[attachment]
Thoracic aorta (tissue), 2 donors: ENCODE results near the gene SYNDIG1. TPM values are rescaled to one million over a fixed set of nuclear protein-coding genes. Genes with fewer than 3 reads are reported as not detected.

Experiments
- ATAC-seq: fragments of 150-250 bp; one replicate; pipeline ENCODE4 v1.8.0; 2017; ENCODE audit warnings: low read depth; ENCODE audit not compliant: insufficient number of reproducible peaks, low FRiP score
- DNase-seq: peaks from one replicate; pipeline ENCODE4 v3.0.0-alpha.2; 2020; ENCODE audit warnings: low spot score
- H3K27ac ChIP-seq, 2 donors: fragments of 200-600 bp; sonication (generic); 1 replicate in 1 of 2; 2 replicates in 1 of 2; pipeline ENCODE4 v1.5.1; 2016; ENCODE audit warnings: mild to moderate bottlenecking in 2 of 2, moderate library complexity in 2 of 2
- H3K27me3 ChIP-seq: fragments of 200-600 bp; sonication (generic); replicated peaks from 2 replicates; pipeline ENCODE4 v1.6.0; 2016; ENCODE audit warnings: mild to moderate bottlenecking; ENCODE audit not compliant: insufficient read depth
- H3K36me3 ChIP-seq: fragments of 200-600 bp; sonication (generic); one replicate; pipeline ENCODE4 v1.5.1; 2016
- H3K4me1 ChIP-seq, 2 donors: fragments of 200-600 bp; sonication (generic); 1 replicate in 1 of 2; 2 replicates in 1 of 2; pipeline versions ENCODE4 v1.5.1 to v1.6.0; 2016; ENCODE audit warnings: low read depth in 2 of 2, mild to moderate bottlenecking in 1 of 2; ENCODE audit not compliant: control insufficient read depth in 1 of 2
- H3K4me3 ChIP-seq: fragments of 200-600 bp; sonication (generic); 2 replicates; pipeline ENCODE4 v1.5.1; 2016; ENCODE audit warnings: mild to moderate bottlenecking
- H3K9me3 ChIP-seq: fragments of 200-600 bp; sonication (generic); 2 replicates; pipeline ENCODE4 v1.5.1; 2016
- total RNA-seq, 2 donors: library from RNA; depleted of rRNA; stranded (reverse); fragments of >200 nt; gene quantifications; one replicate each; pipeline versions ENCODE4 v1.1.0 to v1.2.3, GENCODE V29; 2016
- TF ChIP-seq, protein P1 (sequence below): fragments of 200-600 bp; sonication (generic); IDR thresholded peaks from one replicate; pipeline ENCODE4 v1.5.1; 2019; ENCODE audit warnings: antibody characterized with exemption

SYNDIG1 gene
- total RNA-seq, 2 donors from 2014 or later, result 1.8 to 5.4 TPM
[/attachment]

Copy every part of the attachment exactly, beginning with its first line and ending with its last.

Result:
Thoracic aorta (tissue), 2 donors: ENCODE results near the gene SYNDIG1. TPM values are rescaled to one million over a fixed set of nuclear protein-coding genes. Genes with fewer than 3 reads are reported as not detected.

Experiments
- ATAC-seq: fragments of 150-250 bp; one replicate; pipeline ENCODE4 v1.8.0; 2017; ENCODE audit warnings: low read depth; ENCODE audit not compliant: insufficient number of reproducible peaks, low FRiP score
- DNase-seq: peaks from one replicate; pipeline ENCODE4 v3.0.0-alpha.2; 2020; ENCODE audit warnings: low spot score
- H3K27ac ChIP-seq, 2 donors: fragments of 200-600 bp; sonication (generic); 1 replicate in 1 of 2; 2 replicates in 1 of 2; pipeline ENCODE4 v1.5.1; 2016; ENCODE audit warnings: mild to moderate bottlenecking in 2 of 2, moderate library complexity in 2 of 2
- H3K27me3 ChIP-seq: fragments of 200-600 bp; sonication (generic); replicated peaks from 2 replicates; pipeline ENCODE4 v1.6.0; 2016; ENCODE audit warnings: mild to moderate bottlenecking; ENCODE audit not compliant: insufficient read depth
- H3K36me3 ChIP-seq: fragments of 200-600 bp; sonication (generic); one replicate; pipeline ENCODE4 v1.5.1; 2016
- H3K4me1 ChIP-seq, 2 donors: fragments of 200-600 bp; sonication (generic); 1 replicate in 1 of 2; 2 replicates in 1 of 2; pipeline versions ENCODE4 v1.5.1 to v1.6.0; 2016; ENCODE audit warnings: low read depth in 2 of 2, mild to moderate bottlenecking in 1 of 2; ENCODE audit not compliant: control insufficient read depth in 1 of 2
- H3K4me3 ChIP-seq: fragments of 200-600 bp; sonication (generic); 2 replicates; pipeline ENCODE4 v1.5.1; 2016; ENCODE audit warnings: mild to moderate bottlenecking
- H3K9me3 ChIP-seq: fragments of 200-600 bp; sonication (generic); 2 replicates; pipeline ENCODE4 v1.5.1; 2016
- total RNA-seq, 2 donors: library from RNA; depleted of rRNA; stranded (reverse); fragments of >200 nt; gene quantifications; one replicate each; pipeline versions ENCODE4 v1.1.0 to v1.2.3, GENCODE V29; 2016
- TF ChIP-seq, protein P1 (sequence below): fragments of 200-600 bp; sonication (generic); IDR thresholded peaks from one replicate; pipeline ENCODE4 v1.5.1; 2019; ENCODE audit warnings: antibody characterized with exemption

SYNDIG1 gene
- total RNA-seq, 2 donors from 2014 or later, result 1.8 to 5.4 TPM